erikkwakkel
erikkwakkel:

Six books, one binding
Here’s something special. You may remember a blog I posted about dos-à-dos (or “back-to-back”) books. These are very special objects consisting of usually two books, which were bound together at their, well, backs. When you were done with the one book, you would flip the object and read the other. The dos-à-dos book you see here is even more special. Not only is it a rather old one (it was bound in the late 16th century), but it contains not two but six books, all neatly hidden inside a single binding (see this motionless pic to admire it). They are all devotional texts printed in Germany during the 1550s and 1570s (including Martin Luther, Der kleine Catechismus) and each one is closed with its own tiny clasp. While it may have been difficult to keep track of a particular text’s location, a book you can open in six different ways is quite the display of craftsmanship.
Pic: Stockholm, Royal Library. See the full image gallery here.

erikkwakkel:

Six books, one binding

Here’s something special. You may remember a blog I posted about dos-à-dos (or “back-to-back”) books. These are very special objects consisting of usually two books, which were bound together at their, well, backs. When you were done with the one book, you would flip the object and read the other. The dos-à-dos book you see here is even more special. Not only is it a rather old one (it was bound in the late 16th century), but it contains not two but six books, all neatly hidden inside a single binding (see this motionless pic to admire it). They are all devotional texts printed in Germany during the 1550s and 1570s (including Martin Luther, Der kleine Catechismus) and each one is closed with its own tiny clasp. While it may have been difficult to keep track of a particular text’s location, a book you can open in six different ways is quite the display of craftsmanship.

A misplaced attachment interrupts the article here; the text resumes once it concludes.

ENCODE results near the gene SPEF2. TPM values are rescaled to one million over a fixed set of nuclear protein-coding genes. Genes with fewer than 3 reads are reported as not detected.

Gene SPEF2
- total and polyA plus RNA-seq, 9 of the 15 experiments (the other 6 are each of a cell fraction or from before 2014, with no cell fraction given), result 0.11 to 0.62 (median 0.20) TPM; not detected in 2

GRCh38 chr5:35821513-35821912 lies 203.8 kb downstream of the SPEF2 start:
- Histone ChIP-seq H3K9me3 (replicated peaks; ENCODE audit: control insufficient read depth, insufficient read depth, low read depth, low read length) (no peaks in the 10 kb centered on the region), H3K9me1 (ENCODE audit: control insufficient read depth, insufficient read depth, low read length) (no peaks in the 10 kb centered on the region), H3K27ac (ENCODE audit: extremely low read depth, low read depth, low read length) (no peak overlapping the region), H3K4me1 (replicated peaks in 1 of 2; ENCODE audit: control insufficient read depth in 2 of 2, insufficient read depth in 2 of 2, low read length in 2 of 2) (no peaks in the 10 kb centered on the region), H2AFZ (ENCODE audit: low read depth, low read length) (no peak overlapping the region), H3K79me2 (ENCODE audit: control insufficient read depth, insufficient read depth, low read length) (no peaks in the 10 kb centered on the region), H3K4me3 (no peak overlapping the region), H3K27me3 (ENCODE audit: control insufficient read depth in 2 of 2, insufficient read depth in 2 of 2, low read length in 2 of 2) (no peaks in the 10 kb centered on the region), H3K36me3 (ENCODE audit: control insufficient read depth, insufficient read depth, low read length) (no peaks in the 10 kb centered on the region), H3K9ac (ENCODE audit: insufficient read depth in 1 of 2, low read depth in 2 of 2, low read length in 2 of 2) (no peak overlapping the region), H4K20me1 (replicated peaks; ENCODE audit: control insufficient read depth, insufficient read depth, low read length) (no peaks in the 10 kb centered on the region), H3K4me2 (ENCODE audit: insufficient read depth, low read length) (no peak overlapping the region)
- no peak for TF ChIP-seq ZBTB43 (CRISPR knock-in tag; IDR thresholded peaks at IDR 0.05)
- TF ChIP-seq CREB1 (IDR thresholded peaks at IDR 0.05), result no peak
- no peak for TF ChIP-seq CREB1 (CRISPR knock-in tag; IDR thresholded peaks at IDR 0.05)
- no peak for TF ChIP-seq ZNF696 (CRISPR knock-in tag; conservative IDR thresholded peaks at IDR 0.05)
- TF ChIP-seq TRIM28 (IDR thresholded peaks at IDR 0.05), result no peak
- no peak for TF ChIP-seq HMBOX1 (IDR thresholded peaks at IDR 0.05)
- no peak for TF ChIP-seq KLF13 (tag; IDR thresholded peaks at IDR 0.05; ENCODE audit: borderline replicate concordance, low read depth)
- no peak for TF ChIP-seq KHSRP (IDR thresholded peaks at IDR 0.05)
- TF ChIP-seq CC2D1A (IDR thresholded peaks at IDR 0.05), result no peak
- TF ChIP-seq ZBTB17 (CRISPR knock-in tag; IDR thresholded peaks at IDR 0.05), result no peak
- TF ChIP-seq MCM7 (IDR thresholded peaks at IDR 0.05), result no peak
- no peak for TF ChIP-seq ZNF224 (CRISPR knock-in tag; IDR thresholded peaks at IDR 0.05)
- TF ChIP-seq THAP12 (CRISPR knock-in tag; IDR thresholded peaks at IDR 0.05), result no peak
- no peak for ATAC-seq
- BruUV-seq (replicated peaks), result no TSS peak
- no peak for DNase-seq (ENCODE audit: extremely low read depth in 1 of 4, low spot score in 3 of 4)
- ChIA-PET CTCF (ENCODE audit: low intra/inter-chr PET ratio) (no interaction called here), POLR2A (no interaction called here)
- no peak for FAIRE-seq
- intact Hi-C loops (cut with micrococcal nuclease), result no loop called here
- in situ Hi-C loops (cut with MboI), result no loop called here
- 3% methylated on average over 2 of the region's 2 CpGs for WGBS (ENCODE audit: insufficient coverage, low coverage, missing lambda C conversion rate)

Pic: Stockholm, Royal Library. See the full image gallery here.

anachoretique
anachoretique:

Unknown - Captain Constantine, 1870
Prince or Captain Constantine was, according to legend, forcibly tattooed by Burmese or Chinese tattoo artists. The tattoos “consisted of 388 symmetrically arranged and closely interwoven images that covered his entire body, including his face, eyelids, ears, and penis. The designs, according to his publicity, consisted of crowned sphinxes, dragons, serpents, monkeys, elephants, leopards, tigers, lions, panthers, gazelles, cats, crocodiles, lizards, eagles, storks, swans, peacocks, owls, fishes, salamanders, men and women, fruit, leaves, and flowers. Most of them were quite small but exceptionally exact in their detail.”
via Paraphilia magazine

anachoretique:

Unknown - Captain Constantine, 1870


Prince or Captain Constantine was, according to legend, forcibly tattooed by Burmese or Chinese tattoo artists. The tattoos “consisted of 388 symmetrically arranged and closely interwoven images that covered his entire body, including his face, eyelids, ears, and penis. The designs, according to his publicity, consisted of crowned sphinxes, dragons, serpents, monkeys, elephants, leopards, tigers, lions, panthers, gazelles, cats, crocodiles, lizards, eagles, storks, swans, peacocks, owls, fishes, salamanders, men and women, fruit, leaves, and flowers. Most of them were quite small but exceptionally exact in their detail.”

via Paraphilia magazine